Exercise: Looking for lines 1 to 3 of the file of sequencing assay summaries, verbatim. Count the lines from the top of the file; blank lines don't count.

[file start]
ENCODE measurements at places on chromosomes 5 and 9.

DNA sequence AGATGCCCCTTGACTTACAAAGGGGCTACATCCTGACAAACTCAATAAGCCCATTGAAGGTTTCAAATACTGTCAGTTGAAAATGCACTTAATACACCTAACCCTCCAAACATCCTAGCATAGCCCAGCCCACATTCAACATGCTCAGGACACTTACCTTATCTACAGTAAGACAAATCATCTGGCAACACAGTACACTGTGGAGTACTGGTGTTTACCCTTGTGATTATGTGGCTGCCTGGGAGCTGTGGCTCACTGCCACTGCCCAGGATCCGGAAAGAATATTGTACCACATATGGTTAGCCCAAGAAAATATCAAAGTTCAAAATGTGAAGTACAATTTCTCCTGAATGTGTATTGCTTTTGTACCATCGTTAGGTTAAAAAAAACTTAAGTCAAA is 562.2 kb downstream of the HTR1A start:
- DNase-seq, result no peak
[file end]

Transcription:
ENCODE measurements at places on chromosomes 5 and 9.

DNA sequence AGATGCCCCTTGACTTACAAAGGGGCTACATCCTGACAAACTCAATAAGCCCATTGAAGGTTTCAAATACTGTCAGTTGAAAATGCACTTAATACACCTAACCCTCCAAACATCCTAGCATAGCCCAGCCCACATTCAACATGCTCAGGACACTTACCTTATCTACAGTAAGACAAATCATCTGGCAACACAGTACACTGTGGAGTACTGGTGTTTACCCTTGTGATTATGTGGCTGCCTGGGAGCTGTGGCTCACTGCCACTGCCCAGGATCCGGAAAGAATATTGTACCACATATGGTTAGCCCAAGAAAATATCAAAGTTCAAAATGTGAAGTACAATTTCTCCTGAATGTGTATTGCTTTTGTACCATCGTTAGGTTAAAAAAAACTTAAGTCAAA is 562.2 kb downstream of the HTR1A start:
- DNase-seq, result no peak